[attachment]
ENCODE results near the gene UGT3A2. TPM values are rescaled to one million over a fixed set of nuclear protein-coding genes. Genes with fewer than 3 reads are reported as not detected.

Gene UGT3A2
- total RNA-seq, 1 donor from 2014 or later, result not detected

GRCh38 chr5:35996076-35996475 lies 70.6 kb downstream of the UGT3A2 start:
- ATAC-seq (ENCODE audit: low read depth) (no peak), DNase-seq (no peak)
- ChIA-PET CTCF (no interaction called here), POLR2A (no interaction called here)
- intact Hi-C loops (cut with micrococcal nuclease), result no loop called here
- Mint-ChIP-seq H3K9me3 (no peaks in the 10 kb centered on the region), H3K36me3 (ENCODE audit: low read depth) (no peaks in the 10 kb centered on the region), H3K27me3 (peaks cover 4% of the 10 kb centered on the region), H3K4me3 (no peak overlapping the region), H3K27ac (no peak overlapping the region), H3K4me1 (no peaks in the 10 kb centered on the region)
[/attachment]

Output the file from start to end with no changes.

ENCODE results near the gene UGT3A2. TPM values are rescaled to one million over a fixed set of nuclear protein-coding genes. Genes with fewer than 3 reads are reported as not detected.

Gene UGT3A2
- total RNA-seq, 1 donor from 2014 or later, result not detected

GRCh38 chr5:35996076-35996475 lies 70.6 kb downstream of the UGT3A2 start:
- ATAC-seq (ENCODE audit: low read depth) (no peak), DNase-seq (no peak)
- ChIA-PET CTCF (no interaction called here), POLR2A (no interaction called here)
- intact Hi-C loops (cut with micrococcal nuclease), result no loop called here
- Mint-ChIP-seq H3K9me3 (no peaks in the 10 kb centered on the region), H3K36me3 (ENCODE audit: low read depth) (no peaks in the 10 kb centered on the region), H3K27me3 (peaks cover 4% of the 10 kb centered on the region), H3K4me3 (no peak overlapping the region), H3K27ac (no peak overlapping the region), H3K4me1 (no peaks in the 10 kb centered on the region)